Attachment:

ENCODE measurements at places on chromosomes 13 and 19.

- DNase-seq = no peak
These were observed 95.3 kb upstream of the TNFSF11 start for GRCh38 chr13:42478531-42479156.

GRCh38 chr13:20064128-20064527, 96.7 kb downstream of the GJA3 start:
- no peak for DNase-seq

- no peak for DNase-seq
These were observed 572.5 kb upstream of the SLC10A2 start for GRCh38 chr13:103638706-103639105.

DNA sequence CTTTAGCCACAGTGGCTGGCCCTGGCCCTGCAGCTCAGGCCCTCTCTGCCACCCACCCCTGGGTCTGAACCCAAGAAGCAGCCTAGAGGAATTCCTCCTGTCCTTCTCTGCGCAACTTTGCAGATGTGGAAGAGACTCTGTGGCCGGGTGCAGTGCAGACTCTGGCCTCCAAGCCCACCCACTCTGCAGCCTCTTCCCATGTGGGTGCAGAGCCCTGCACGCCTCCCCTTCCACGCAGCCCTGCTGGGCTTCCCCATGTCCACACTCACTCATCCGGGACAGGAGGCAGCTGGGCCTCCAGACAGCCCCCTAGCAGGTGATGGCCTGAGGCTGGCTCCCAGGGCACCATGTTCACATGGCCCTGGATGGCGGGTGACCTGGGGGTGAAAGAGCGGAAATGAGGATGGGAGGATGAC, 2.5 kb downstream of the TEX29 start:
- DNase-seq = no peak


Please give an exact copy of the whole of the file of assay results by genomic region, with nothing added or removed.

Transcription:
ENCODE measurements at places on chromosomes 13 and 19.

- DNase-seq = no peak
These were observed 95.3 kb upstream of the TNFSF11 start for GRCh38 chr13:42478531-42479156.

GRCh38 chr13:20064128-20064527, 96.7 kb downstream of the GJA3 start:
- no peak for DNase-seq

- no peak for DNase-seq
These were observed 572.5 kb upstream of the SLC10A2 start for GRCh38 chr13:103638706-103639105.

DNA sequence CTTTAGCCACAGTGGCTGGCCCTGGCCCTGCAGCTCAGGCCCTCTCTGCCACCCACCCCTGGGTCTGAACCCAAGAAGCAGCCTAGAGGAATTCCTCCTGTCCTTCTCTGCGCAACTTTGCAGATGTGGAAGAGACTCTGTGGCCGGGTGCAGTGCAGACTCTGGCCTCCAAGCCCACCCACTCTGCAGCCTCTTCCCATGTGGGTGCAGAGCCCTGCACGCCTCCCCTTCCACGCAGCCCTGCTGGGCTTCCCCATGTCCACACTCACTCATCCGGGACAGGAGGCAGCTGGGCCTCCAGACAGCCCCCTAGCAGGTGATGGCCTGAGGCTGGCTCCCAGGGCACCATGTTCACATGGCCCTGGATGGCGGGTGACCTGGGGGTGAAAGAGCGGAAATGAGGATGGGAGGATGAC, 2.5 kb downstream of the TEX29 start:
- DNase-seq = no peak